Kitten killing spree, animal groups demand investigation asap

30 Nov 2023 08:20pm
Some of the kittens found dead in the Jerantut Wholesale Market area  suspected to have been killed. - Malaysian Animal Association (Facebook)
Some of the kittens found dead in the Jerantut Wholesale Market area suspected to have been killed. - Malaysian Animal Association (Facebook)

SHAH ALAM - The recent spree of kitten killings here has sparked widespread condemnation.

Despite laws against such acts, bringing perpetrators to justice remains a challenge due to a shortage of witnesses.

Advocates are calling for a united front to tackle animal cruelty more effectively.

Malaysia Animal Association president Arie Dwi Andika expressed deep concern over the incident.

"This is not just madness; it's a clear indication of lost humanity.

"We refer to these incidents as spree killings, a term denoting the taking of multiple lives, in this case, kittens, in a single event.

"It's a harsh reality we're facing," he told Sinar Daily when contacted today.

Andika pointed out that while Malaysian law does address such crimes, the main hurdle is the general public's hesitance to step forward as witnesses in cases involving animals.

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"This reluctance is a major hindrance.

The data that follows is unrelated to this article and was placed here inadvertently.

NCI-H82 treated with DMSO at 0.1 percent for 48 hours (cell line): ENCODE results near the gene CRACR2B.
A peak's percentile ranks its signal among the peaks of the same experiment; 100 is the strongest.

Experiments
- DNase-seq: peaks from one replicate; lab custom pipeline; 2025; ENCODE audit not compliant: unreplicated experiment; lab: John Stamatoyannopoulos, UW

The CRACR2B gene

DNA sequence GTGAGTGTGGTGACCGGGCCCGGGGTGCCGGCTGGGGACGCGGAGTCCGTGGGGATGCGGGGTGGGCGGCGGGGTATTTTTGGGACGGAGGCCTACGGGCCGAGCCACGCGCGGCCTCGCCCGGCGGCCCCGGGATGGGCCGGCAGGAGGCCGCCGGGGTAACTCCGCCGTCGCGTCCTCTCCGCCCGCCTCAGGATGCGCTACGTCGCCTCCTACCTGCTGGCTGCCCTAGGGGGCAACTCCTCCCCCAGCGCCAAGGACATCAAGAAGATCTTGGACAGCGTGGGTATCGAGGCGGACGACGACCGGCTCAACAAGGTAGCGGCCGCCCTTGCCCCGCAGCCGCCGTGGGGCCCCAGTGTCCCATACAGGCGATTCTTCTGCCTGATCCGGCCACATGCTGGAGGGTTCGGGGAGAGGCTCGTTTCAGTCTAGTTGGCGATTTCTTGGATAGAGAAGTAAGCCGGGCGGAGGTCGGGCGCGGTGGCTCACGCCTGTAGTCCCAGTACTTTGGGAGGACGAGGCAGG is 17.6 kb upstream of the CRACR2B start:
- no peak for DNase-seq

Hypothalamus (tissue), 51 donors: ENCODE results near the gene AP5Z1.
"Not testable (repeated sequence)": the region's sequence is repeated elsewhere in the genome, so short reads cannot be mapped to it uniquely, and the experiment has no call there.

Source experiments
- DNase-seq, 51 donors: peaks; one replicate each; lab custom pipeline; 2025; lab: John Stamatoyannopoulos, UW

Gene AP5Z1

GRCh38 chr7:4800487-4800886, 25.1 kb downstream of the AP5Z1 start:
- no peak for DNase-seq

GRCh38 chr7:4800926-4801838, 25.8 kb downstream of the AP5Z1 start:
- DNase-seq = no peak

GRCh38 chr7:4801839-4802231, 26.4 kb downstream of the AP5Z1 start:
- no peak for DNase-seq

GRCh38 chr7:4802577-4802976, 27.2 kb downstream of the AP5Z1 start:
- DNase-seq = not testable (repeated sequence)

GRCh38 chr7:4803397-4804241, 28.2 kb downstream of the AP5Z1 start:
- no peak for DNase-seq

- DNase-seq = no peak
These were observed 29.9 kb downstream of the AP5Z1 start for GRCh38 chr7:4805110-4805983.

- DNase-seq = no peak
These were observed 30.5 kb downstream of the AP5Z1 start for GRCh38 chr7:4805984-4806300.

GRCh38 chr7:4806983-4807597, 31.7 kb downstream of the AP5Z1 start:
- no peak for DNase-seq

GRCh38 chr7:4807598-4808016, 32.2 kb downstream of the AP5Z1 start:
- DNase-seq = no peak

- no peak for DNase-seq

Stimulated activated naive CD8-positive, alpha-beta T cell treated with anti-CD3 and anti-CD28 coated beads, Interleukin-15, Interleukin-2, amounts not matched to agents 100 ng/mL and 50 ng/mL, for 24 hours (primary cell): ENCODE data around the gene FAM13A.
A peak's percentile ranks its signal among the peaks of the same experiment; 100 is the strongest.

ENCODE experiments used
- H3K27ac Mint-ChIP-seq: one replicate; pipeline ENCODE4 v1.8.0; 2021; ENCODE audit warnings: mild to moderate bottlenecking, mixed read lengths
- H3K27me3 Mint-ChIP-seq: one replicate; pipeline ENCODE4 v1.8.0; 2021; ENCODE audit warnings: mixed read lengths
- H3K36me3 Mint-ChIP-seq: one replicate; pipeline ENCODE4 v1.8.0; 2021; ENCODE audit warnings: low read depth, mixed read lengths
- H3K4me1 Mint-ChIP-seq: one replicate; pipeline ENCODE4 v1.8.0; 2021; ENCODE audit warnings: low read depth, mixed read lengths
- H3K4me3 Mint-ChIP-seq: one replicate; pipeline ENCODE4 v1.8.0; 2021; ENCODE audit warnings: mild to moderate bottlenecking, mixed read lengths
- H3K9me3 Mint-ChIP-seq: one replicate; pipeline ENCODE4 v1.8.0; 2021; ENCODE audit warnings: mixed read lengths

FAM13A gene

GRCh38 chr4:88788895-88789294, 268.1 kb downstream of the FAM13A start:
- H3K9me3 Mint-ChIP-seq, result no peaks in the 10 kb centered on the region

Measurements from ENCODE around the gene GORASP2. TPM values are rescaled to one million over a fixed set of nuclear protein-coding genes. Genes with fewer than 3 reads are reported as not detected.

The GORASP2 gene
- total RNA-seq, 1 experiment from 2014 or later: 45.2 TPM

"Without witnesses, it's impossible to initiate legal proceedings.

"We need credible witnesses to identify the culprits," he said.

He further stressed that enforcement agencies could take effective legal action with enough public cooperation.

"The lack of public cooperation is disheartening and is obstructing our fight against animal cruelty in Malaysia.

"We need a joint effort, more openness, and a willingness to share information.

"Unfortunately, the fear or hesitance in participating in legal matters is a significant barrier that we need to overcome," Andika added.

Meanwhile, the Stray Animal Foundation Malaysia (SAFM) president Kalaivanan Ravichandran appealed for any eyewitnesses to report the incident to the Department of Veterinary Services (DVS).

"We urge the authorities to initiate an immediate investigation.

"Such a heinous act, killing 15 cats intentionally, is a grave offense under the Animal Welfare Act 2015 Section 30, punishable by up to 3 years in prison and a fine of up to RM100,000," he said.

Kalaivanan also suggested that such acts of animal cruelty stem from a lack of education and compassion for animals.

"Committing such acts indicates not only a lack of humanity but could escalate to even more serious crimes.

"The public must realise that all animals in Malaysia are legally protected, and no one has the right to harm them.

"We hope for stricter Malaysian laws and more efficient investigations by the DVS and other authorities.

"Animal lives deserve the same respect as human lives," he added.

In a recent development, the Malaysian Animal Association announced a RM5,000 reward for information leading to the identification of those responsible for drowning 15 kittens at the Jerantut Wholesale Market. The non-governmental organisation highlighted this incident in a Facebook statement, noting a local resident first reported it.

"To prevent such tragic events from recurring, it's imperative that justice is served.

"We encourage anyone with information about the individuals or groups involved to contact Malaysia Animal Crime Transparency – MyAct at," the statement read.